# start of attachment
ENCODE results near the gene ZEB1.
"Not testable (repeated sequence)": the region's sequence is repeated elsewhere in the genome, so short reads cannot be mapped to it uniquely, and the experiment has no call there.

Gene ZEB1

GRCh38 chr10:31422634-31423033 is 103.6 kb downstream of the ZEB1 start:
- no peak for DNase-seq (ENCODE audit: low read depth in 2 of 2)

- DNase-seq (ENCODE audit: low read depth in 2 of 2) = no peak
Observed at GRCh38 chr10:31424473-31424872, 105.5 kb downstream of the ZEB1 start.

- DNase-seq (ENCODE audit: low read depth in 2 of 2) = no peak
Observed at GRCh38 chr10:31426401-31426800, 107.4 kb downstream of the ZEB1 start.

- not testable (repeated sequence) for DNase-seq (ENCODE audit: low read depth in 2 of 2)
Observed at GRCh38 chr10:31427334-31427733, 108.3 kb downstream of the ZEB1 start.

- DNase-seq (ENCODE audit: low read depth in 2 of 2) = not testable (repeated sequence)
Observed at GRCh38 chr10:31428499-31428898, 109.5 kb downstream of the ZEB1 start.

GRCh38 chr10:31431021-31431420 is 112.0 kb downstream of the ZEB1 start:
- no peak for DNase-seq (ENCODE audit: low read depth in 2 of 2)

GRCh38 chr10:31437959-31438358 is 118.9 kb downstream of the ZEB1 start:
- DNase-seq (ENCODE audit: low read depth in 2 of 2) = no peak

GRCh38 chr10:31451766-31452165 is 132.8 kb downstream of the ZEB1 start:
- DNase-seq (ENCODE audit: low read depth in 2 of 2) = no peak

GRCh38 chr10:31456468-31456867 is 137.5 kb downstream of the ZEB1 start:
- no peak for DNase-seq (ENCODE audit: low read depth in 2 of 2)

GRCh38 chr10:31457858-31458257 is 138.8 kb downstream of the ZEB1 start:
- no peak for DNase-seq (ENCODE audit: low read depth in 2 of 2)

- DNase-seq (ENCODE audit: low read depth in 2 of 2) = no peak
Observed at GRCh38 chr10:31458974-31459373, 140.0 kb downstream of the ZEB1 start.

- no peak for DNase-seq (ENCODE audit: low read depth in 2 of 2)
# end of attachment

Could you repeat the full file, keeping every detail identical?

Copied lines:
ENCODE results near the gene ZEB1.
"Not testable (repeated sequence)": the region's sequence is repeated elsewhere in the genome, so short reads cannot be mapped to it uniquely, and the experiment has no call there.

Gene ZEB1

GRCh38 chr10:31422634-31423033 is 103.6 kb downstream of the ZEB1 start:
- no peak for DNase-seq (ENCODE audit: low read depth in 2 of 2)

- DNase-seq (ENCODE audit: low read depth in 2 of 2) = no peak
Observed at GRCh38 chr10:31424473-31424872, 105.5 kb downstream of the ZEB1 start.

- DNase-seq (ENCODE audit: low read depth in 2 of 2) = no peak
Observed at GRCh38 chr10:31426401-31426800, 107.4 kb downstream of the ZEB1 start.

- not testable (repeated sequence) for DNase-seq (ENCODE audit: low read depth in 2 of 2)
Observed at GRCh38 chr10:31427334-31427733, 108.3 kb downstream of the ZEB1 start.

- DNase-seq (ENCODE audit: low read depth in 2 of 2) = not testable (repeated sequence)
Observed at GRCh38 chr10:31428499-31428898, 109.5 kb downstream of the ZEB1 start.

GRCh38 chr10:31431021-31431420 is 112.0 kb downstream of the ZEB1 start:
- no peak for DNase-seq (ENCODE audit: low read depth in 2 of 2)

GRCh38 chr10:31437959-31438358 is 118.9 kb downstream of the ZEB1 start:
- DNase-seq (ENCODE audit: low read depth in 2 of 2) = no peak

GRCh38 chr10:31451766-31452165 is 132.8 kb downstream of the ZEB1 start:
- DNase-seq (ENCODE audit: low read depth in 2 of 2) = no peak

GRCh38 chr10:31456468-31456867 is 137.5 kb downstream of the ZEB1 start:
- no peak for DNase-seq (ENCODE audit: low read depth in 2 of 2)

GRCh38 chr10:31457858-31458257 is 138.8 kb downstream of the ZEB1 start:
- no peak for DNase-seq (ENCODE audit: low read depth in 2 of 2)

- DNase-seq (ENCODE audit: low read depth in 2 of 2) = no peak
Observed at GRCh38 chr10:31458974-31459373, 140.0 kb downstream of the ZEB1 start.

- no peak for DNase-seq (ENCODE audit: low read depth in 2 of 2)